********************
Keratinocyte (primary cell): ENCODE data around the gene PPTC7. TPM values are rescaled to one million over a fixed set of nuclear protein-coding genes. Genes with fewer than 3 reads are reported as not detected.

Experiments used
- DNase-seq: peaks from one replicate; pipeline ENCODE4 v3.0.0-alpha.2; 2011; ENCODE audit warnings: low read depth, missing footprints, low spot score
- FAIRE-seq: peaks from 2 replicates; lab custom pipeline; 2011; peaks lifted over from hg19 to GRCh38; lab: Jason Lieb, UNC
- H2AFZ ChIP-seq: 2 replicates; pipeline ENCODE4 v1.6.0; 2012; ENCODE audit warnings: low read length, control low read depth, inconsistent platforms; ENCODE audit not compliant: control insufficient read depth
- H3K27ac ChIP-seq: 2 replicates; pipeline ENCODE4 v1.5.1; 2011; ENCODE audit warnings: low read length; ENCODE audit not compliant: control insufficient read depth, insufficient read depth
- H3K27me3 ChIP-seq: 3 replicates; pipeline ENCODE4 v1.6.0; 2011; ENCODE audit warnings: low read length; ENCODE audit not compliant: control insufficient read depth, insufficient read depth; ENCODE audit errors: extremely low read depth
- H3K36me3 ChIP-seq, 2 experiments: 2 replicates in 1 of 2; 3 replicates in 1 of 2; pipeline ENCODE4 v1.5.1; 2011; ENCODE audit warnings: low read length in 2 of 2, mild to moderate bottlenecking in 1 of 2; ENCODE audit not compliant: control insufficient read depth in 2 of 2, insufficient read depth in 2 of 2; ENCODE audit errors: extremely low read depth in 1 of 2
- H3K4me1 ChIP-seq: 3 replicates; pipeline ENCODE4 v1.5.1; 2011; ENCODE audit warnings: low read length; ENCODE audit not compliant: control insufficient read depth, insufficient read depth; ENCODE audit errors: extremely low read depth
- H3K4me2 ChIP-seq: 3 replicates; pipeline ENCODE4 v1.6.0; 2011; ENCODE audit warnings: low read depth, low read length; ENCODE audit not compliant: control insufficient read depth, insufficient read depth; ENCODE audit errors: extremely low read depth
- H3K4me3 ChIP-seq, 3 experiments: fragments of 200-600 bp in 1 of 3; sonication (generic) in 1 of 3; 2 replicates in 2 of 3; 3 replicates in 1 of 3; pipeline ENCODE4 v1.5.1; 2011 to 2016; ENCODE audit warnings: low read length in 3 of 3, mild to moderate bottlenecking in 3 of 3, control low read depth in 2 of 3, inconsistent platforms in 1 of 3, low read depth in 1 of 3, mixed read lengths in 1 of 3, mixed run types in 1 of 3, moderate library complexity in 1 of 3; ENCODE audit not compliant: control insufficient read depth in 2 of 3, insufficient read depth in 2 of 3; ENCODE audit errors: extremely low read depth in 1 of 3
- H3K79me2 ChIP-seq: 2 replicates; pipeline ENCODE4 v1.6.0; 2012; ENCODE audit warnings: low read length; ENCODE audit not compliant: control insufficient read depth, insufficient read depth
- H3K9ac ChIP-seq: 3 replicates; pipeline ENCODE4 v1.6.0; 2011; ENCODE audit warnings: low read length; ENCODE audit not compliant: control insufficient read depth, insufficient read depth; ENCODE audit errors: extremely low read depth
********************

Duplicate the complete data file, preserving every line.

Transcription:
Keratinocyte (primary cell): ENCODE data around the gene PPTC7. TPM values are rescaled to one million over a fixed set of nuclear protein-coding genes. Genes with fewer than 3 reads are reported as not detected.

Experiments used
- DNase-seq: peaks from one replicate; pipeline ENCODE4 v3.0.0-alpha.2; 2011; ENCODE audit warnings: low read depth, missing footprints, low spot score
- FAIRE-seq: peaks from 2 replicates; lab custom pipeline; 2011; peaks lifted over from hg19 to GRCh38; lab: Jason Lieb, UNC
- H2AFZ ChIP-seq: 2 replicates; pipeline ENCODE4 v1.6.0; 2012; ENCODE audit warnings: low read length, control low read depth, inconsistent platforms; ENCODE audit not compliant: control insufficient read depth
- H3K27ac ChIP-seq: 2 replicates; pipeline ENCODE4 v1.5.1; 2011; ENCODE audit warnings: low read length; ENCODE audit not compliant: control insufficient read depth, insufficient read depth
- H3K27me3 ChIP-seq: 3 replicates; pipeline ENCODE4 v1.6.0; 2011; ENCODE audit warnings: low read length; ENCODE audit not compliant: control insufficient read depth, insufficient read depth; ENCODE audit errors: extremely low read depth
- H3K36me3 ChIP-seq, 2 experiments: 2 replicates in 1 of 2; 3 replicates in 1 of 2; pipeline ENCODE4 v1.5.1; 2011; ENCODE audit warnings: low read length in 2 of 2, mild to moderate bottlenecking in 1 of 2; ENCODE audit not compliant: control insufficient read depth in 2 of 2, insufficient read depth in 2 of 2; ENCODE audit errors: extremely low read depth in 1 of 2
- H3K4me1 ChIP-seq: 3 replicates; pipeline ENCODE4 v1.5.1; 2011; ENCODE audit warnings: low read length; ENCODE audit not compliant: control insufficient read depth, insufficient read depth; ENCODE audit errors: extremely low read depth
- H3K4me2 ChIP-seq: 3 replicates; pipeline ENCODE4 v1.6.0; 2011; ENCODE audit warnings: low read depth, low read length; ENCODE audit not compliant: control insufficient read depth, insufficient read depth; ENCODE audit errors: extremely low read depth
- H3K4me3 ChIP-seq, 3 experiments: fragments of 200-600 bp in 1 of 3; sonication (generic) in 1 of 3; 2 replicates in 2 of 3; 3 replicates in 1 of 3; pipeline ENCODE4 v1.5.1; 2011 to 2016; ENCODE audit warnings: low read length in 3 of 3, mild to moderate bottlenecking in 3 of 3, control low read depth in 2 of 3, inconsistent platforms in 1 of 3, low read depth in 1 of 3, mixed read lengths in 1 of 3, mixed run types in 1 of 3, moderate library complexity in 1 of 3; ENCODE audit not compliant: control insufficient read depth in 2 of 3, insufficient read depth in 2 of 3; ENCODE audit errors: extremely low read depth in 1 of 3
- H3K79me2 ChIP-seq: 2 replicates; pipeline ENCODE4 v1.6.0; 2012; ENCODE audit warnings: low read length; ENCODE audit not compliant: control insufficient read depth, insufficient read depth
- H3K9ac ChIP-seq: 3 replicates; pipeline ENCODE4 v1.6.0; 2011; ENCODE audit warnings: low read length; ENCODE audit not compliant: control insufficient read depth, insufficient read depth; ENCODE audit errors: extremely low read depth